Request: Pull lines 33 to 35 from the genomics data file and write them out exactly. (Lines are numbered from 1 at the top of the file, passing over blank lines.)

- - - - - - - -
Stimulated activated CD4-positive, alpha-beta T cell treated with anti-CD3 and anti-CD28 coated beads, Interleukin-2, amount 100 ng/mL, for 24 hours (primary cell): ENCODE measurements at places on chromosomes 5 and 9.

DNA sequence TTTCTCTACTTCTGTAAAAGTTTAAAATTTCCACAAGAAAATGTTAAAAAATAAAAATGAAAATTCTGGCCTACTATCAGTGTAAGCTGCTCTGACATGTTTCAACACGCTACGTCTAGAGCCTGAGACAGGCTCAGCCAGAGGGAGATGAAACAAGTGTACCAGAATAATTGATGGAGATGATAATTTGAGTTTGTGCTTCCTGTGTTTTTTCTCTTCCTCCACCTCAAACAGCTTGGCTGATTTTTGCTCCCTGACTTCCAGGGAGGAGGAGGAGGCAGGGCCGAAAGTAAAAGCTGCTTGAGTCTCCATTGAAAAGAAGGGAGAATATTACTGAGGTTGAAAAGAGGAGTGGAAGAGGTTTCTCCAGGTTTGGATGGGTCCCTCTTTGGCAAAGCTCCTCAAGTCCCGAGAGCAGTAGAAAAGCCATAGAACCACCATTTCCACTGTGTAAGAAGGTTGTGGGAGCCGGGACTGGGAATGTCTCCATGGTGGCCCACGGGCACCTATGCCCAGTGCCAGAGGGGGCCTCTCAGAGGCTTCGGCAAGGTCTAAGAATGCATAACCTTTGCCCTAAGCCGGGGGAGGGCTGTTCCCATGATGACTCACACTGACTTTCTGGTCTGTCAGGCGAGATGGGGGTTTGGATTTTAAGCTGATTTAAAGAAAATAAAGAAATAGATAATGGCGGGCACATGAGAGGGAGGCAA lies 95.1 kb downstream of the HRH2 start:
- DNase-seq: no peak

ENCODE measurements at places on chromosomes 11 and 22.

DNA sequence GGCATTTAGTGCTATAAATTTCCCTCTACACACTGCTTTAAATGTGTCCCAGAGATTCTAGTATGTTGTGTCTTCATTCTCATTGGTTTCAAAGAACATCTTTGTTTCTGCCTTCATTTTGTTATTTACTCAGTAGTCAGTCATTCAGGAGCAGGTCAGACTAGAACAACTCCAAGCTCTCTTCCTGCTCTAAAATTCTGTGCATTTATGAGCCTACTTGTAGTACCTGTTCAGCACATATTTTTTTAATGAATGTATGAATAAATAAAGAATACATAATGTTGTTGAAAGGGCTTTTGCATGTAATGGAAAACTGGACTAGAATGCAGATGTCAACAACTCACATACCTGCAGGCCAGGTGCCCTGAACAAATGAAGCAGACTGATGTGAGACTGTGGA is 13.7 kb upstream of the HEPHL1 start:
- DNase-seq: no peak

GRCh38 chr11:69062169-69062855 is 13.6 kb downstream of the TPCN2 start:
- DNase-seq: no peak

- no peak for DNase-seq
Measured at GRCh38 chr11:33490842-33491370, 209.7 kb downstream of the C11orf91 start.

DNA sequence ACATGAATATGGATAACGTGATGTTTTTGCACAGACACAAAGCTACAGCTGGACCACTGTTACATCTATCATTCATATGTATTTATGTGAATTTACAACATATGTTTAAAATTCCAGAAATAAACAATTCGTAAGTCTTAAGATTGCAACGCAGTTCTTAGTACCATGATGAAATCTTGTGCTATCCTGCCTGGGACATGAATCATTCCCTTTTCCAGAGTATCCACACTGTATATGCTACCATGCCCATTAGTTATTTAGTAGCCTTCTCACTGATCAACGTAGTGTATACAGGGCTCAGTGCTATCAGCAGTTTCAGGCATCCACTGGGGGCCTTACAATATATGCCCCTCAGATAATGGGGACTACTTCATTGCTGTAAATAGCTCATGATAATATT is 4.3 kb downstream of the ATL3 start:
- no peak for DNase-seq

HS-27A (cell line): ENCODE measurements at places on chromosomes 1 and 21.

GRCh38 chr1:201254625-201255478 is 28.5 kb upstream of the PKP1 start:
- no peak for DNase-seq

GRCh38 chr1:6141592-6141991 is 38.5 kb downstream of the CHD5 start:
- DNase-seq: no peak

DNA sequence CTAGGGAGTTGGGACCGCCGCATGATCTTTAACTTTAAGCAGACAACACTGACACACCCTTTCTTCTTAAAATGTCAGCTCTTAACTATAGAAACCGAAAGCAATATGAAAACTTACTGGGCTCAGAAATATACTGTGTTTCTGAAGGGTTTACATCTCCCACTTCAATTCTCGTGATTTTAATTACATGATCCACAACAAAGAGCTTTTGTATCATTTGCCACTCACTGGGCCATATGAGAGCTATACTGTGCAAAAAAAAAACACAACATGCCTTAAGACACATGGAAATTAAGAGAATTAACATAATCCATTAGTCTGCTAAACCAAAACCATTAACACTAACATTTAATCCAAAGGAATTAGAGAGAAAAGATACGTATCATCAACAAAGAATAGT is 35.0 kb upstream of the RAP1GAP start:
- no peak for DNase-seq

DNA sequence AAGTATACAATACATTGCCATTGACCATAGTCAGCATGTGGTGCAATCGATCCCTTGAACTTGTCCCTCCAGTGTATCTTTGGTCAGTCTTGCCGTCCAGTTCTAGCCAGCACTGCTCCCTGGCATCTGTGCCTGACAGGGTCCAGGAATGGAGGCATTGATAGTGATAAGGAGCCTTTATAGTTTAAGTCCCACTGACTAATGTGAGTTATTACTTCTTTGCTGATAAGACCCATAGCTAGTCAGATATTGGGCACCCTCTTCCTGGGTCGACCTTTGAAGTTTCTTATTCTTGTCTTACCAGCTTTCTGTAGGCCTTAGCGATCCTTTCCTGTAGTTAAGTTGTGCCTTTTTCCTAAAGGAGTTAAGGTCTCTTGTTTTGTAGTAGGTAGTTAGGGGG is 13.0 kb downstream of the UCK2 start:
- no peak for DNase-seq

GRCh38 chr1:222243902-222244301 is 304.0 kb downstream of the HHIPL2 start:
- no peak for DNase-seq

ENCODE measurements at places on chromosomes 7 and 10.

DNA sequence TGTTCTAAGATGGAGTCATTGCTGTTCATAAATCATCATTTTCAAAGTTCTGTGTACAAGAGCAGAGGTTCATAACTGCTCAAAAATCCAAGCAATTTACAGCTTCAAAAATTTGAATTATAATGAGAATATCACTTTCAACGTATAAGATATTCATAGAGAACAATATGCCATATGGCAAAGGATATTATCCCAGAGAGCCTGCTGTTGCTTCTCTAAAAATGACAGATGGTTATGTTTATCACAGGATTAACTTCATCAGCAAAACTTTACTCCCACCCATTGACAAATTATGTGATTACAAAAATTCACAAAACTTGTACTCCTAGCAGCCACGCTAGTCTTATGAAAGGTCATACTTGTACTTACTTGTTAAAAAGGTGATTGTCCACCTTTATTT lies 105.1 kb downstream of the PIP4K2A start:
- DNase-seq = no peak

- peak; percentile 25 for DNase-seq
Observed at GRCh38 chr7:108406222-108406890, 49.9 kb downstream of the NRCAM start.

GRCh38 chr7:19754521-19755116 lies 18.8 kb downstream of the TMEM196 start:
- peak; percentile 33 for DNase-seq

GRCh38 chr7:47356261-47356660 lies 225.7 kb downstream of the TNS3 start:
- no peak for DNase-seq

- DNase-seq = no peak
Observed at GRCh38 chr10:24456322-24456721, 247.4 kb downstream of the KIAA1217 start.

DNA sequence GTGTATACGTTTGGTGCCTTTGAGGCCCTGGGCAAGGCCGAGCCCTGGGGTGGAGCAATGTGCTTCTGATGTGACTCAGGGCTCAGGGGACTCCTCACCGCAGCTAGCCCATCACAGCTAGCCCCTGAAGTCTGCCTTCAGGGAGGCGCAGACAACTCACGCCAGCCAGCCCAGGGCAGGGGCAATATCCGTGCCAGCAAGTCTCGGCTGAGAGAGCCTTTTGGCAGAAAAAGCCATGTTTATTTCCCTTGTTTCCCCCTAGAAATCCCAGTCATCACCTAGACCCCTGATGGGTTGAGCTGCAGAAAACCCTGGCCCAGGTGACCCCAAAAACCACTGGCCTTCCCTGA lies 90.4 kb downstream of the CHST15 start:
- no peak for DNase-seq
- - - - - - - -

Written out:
- DNase-seq = no peak
Observed at GRCh38 chr10:24456322-24456721, 247.4 kb downstream of the KIAA1217 start.

DNA sequence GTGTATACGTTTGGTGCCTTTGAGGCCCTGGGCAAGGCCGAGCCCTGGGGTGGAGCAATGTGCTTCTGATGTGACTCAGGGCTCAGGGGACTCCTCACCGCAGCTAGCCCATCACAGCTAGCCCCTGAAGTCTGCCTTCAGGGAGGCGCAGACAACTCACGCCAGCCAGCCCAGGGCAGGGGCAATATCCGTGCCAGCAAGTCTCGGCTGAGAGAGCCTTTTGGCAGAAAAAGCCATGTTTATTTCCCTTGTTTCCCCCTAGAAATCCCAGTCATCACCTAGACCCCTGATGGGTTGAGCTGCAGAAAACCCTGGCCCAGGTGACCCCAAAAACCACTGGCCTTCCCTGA lies 90.4 kb downstream of the CHST15 start: